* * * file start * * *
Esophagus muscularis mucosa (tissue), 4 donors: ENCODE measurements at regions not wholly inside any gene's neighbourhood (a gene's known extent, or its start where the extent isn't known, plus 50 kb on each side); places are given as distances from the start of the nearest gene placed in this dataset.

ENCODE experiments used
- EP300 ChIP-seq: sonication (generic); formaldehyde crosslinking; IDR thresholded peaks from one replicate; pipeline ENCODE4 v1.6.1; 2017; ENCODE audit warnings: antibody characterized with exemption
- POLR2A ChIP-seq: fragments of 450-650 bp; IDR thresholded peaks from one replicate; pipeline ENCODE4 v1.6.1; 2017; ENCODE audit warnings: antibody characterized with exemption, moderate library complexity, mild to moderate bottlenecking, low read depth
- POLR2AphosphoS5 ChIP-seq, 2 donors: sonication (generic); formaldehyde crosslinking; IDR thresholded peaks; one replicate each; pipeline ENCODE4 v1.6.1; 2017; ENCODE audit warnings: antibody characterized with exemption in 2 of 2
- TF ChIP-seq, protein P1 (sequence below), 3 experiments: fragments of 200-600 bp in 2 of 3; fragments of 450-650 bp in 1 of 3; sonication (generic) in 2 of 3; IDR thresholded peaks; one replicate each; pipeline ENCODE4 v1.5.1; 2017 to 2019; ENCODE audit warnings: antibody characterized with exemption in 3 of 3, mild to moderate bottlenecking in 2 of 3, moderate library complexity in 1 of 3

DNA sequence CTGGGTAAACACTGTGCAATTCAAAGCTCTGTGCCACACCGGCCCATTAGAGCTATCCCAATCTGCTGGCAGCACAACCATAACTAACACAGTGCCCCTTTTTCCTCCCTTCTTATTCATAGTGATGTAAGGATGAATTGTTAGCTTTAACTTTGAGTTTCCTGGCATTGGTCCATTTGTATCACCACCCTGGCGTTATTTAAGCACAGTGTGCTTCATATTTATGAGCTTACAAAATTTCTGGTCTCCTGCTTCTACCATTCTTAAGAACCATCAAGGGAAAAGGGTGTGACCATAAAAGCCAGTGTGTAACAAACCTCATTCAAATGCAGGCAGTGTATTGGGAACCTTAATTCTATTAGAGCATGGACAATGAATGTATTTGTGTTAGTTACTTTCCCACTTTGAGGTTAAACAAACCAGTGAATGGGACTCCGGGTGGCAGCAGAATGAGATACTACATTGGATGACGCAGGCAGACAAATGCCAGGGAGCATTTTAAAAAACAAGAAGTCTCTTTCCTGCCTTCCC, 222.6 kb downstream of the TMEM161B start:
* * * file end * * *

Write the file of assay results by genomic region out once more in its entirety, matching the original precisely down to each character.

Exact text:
Esophagus muscularis mucosa (tissue), 4 donors: ENCODE measurements at regions not wholly inside any gene's neighbourhood (a gene's known extent, or its start where the extent isn't known, plus 50 kb on each side); places are given as distances from the start of the nearest gene placed in this dataset.

ENCODE experiments used
- EP300 ChIP-seq: sonication (generic); formaldehyde crosslinking; IDR thresholded peaks from one replicate; pipeline ENCODE4 v1.6.1; 2017; ENCODE audit warnings: antibody characterized with exemption
- POLR2A ChIP-seq: fragments of 450-650 bp; IDR thresholded peaks from one replicate; pipeline ENCODE4 v1.6.1; 2017; ENCODE audit warnings: antibody characterized with exemption, moderate library complexity, mild to moderate bottlenecking, low read depth
- POLR2AphosphoS5 ChIP-seq, 2 donors: sonication (generic); formaldehyde crosslinking; IDR thresholded peaks; one replicate each; pipeline ENCODE4 v1.6.1; 2017; ENCODE audit warnings: antibody characterized with exemption in 2 of 2
- TF ChIP-seq, protein P1 (sequence below), 3 experiments: fragments of 200-600 bp in 2 of 3; fragments of 450-650 bp in 1 of 3; sonication (generic) in 2 of 3; IDR thresholded peaks; one replicate each; pipeline ENCODE4 v1.5.1; 2017 to 2019; ENCODE audit warnings: antibody characterized with exemption in 3 of 3, mild to moderate bottlenecking in 2 of 3, moderate library complexity in 1 of 3

DNA sequence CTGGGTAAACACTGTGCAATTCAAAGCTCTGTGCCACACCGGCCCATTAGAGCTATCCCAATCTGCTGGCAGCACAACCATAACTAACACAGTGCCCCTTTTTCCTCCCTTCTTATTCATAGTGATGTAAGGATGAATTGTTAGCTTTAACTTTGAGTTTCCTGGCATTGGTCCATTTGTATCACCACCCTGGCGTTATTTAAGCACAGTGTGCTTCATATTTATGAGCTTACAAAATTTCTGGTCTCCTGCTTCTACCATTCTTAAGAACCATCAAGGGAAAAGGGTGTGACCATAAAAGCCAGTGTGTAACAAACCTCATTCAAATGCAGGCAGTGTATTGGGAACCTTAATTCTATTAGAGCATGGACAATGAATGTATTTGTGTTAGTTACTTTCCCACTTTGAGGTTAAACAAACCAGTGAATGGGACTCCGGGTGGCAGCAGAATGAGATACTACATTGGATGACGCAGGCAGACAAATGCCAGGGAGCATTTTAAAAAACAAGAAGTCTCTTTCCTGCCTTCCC, 222.6 kb downstream of the TMEM161B start: